CC: I doubt that renewable energies will ever replace oil and gas sufficiently to maintain the past order of things or still less allow economic growth to continue. They are of course greatly needed for the surviving communities.
My own preference is tidal energy to tap the massive regular lateral flows of water. Apparently they can build funnel-like walls on the sea bed forcing the tides to speed up through the constriction, and turn a rotor, generating electricity. But apparently such schemes did not compete with cheap oil and gas so far.
There is of course massive scope for using less energy : turning off all those loudspeakers and TV screens in public places would help.
NJ: What effect do the new technologies have on the projections for when production will peak?
CC: I don’t think new technologies will have any impact on the date of peak, which I estimate to have been passed in 2008 (“all liquids”), but they can of course ameliorate the subsequent decline. I think most of the necessary technologies are already well known, so the issue is more about applying them than inventing a magic wand.
NJ: There is a lot of debate about why oil prices were so high during this summer, why they’ve dropped so quickly since then. What is the explanation for this? Were high prices due to “speculation” as many have argued or was it supply and demand, or both, or something else?
CC: I think that Regular Conventional oil peaked in 2005 and prices began to rise, although the shortfall was partly made up by costly tarsands and deepwater production. The rising price trend attracted the interest of the traders who started buying futures and so forth. It might also have made sense for the industry to keep the tanks full, watching them appreciate in value.
But eventually the rising price had an adverse impact on the real economy and the shrewd traders started to unload, selling short on the futures market. The industry too might have started draining its tanks.
But perhaps more important was the flood of petrodollars that the high prices delivered to the governments and royal families of the Middle East, where it still costs $10-15 to produce oil. They probably sent the surplus to western banks who promptly loaned it out on ever less sure collateral. The petrodollars were not really money in the sense of representing work or barter, but simply profiteering from shortage.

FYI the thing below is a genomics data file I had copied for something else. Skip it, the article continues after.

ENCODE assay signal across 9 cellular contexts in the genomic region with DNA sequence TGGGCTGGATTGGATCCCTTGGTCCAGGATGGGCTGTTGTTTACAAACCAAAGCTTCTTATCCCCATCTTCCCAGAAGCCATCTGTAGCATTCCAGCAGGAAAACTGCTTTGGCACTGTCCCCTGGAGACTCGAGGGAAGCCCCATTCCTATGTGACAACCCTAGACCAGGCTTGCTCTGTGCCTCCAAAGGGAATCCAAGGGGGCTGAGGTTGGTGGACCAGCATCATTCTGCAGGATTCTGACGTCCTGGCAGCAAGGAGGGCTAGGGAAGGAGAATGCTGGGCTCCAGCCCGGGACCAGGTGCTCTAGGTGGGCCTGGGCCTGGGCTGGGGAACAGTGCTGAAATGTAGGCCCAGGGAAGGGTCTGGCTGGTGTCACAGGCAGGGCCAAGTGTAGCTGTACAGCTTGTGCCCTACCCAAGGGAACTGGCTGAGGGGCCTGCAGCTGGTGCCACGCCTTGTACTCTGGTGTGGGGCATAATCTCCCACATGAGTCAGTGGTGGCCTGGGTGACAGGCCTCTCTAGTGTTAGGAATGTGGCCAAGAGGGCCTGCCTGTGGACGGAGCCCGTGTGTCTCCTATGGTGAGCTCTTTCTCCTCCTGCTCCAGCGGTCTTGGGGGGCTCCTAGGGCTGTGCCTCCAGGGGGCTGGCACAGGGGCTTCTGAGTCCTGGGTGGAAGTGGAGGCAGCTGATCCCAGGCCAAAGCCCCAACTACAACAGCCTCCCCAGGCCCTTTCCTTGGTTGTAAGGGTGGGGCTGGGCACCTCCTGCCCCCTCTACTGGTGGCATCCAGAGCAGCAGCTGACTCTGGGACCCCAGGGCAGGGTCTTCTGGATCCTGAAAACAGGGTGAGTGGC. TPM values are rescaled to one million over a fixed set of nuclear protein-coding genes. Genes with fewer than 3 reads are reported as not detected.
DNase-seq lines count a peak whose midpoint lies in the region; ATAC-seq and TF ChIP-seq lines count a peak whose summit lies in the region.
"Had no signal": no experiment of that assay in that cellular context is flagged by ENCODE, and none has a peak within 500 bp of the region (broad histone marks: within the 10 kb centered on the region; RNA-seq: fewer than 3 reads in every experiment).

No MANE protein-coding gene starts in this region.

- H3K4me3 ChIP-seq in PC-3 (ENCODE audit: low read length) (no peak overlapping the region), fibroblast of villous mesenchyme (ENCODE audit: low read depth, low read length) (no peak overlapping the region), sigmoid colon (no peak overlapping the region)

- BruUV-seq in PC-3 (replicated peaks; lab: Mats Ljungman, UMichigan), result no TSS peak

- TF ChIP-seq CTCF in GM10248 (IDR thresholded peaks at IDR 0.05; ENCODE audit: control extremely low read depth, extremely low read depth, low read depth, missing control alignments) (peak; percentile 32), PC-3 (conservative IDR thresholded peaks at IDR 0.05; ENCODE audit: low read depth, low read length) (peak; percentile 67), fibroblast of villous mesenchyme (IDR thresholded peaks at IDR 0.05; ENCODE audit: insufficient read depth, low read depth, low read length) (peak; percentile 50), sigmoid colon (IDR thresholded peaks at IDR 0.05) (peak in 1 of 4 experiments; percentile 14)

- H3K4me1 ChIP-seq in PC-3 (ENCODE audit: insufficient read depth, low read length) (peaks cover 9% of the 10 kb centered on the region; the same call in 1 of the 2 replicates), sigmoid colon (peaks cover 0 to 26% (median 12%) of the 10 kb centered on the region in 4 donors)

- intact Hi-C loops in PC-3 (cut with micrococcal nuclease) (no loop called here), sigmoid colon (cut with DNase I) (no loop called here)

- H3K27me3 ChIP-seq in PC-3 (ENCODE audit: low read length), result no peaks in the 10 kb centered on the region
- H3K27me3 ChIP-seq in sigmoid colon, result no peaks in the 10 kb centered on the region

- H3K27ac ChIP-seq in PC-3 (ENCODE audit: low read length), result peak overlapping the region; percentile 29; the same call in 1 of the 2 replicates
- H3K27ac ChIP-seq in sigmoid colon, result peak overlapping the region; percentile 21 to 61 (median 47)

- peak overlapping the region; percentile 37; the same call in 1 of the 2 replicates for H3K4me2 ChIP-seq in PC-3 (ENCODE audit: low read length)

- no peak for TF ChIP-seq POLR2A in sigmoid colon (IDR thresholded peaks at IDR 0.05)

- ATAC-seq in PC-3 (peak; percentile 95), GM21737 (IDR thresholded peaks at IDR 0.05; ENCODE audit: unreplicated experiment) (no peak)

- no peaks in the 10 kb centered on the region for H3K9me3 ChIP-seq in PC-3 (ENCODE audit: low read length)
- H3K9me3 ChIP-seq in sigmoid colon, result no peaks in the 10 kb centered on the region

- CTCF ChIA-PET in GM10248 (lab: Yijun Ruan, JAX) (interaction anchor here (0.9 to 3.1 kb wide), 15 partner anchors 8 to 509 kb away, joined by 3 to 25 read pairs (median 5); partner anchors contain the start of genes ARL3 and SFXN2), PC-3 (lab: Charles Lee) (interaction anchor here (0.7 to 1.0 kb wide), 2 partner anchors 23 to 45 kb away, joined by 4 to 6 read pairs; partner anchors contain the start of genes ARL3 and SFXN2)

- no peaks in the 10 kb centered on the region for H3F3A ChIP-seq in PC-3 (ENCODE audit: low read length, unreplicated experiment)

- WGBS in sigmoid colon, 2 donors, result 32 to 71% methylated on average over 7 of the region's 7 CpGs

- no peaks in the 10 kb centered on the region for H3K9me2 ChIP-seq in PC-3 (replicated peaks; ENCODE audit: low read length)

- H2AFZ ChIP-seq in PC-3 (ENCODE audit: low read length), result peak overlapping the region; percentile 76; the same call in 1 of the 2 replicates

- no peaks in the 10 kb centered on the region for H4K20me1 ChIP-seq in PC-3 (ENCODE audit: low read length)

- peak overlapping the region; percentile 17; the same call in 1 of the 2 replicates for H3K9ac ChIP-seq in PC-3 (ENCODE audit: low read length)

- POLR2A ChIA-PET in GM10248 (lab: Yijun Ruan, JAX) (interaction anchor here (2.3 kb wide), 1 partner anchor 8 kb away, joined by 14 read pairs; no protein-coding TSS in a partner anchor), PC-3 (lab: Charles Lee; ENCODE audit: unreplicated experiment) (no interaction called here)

The whole flimsy financial edifice has now crashed, and some of the sillier governments are now pumping yet more fictional money into the system to encourage new consumption. Such policies may briefly succeed, but will only make the subsequent crash worse.
We enter a new world, as the principal energy that drove the anomalous past two centuries heads into decline from natural depletion. This is not necessarily a doomsday message. I have known many simple people in different parts of the world who smiled and laughed not being part of the consumer society.
There are encouraging signs. A BBC film crew who was here recently told me that they had become so convinced of the Peak Oil issue, which they had studied to make their programme, that they had decided to quit the BBC and buy a small farm in the west of England on which to build a simple sustainable future. That was most encouraging, I thought.
The end of the road for one petrol station. Near Derby, UK
Photojournalist Neil’s slideshow, which looks in part at Peak Oil, can be viewed here.